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It took just a few weeks into the new year for speculation over CEVA’s future to re-appear: the latest is that Apollo Global Management is to take CEVA public via a $1.5bn IPO before Easter.

Citing a “source close to the situation”, the New York Post says the decision has been made – and Apollo is “not looking back”.

Apollo, as usual, gave The Loadstar “no comment”. CEVA however, while pushing out the usual statement about not commenting on rumours, did not officially deny the story when probed further.

However, banking sources in New York agree it is likely, and during 2018, rather than 2019 or 2020.

And an IPO was certainly something both CEVA and Apollo wanted, in the event a buyer could not be found.

Apollo, which controls the shares, has wanted out for a long time. It tried an IPO on the New York Stock Exchange in 2013, but a poor financial performance from CEVA led to it being withdrawn.

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CEVA meanwhile, has said it would like to indulge in a little M&A activity, to propel it into the ranks of the largest forwarders. CEO Xavier Urbain told The Loadstar last year: “The top 10 is not enough.”

And an IPO is one way to achieve that – if it raises sufficient funds.

The irony here is that the news came out just as the stock market fell significantly for the first time in two years.

The next question, of course, given the amount of M&A activity larger forwarders (see DSV, Geodis, XPO) have already said is coming this year, is which companies might be left to buy, and at what price.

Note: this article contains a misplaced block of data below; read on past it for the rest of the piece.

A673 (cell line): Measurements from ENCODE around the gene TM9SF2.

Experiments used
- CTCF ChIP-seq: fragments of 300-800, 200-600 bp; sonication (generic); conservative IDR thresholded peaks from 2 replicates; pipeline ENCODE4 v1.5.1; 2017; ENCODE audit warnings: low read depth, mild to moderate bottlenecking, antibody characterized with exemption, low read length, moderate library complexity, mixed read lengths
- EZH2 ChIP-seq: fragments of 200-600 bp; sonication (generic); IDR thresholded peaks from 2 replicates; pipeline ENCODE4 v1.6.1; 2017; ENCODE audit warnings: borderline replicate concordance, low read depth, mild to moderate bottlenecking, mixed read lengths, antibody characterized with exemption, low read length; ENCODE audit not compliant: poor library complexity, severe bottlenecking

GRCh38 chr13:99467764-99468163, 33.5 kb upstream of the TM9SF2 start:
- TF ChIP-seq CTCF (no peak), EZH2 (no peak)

The Loadstar is digging further into the story – more to come on Monday.

COMMENTS 3


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  • Yuki

    February 12, 2018 at 12:40 am

    A person who worked in CEVA before

    Reply
  • Mauro Pisegna

    February 12, 2018 at 11:13 pm

    Apollo’s plan for a Ceva IPO.
    An interesting question to ask is how can Apollo proceed with an IPO, when they have significant legal action pending.
    Apollo and Ceva are potentially likely to have breached their fiduciary duties to its past employee share/equity holders.
    Apollo’s past activities, have forced previous employee equity holders to challenge the proposed IPO. Apollo refuse to address legitimate governance concerns and therefore any potential IPO may be saddled with risk.

    Reply
    • a.pasetti@yahoo.co.uk

      February 13, 2018 at 9:36 am

      Well, yes and no, Mauro. Is there risk in CEVA? Yes, but look at bond prices in the secondary market and you’ll find out investors are much more comfortable with its credit risk. Then to your point, in my experience legal action is highly unlikely to prevent an IPO and that kind of risk will be highlighted in the prospectus.

      Reply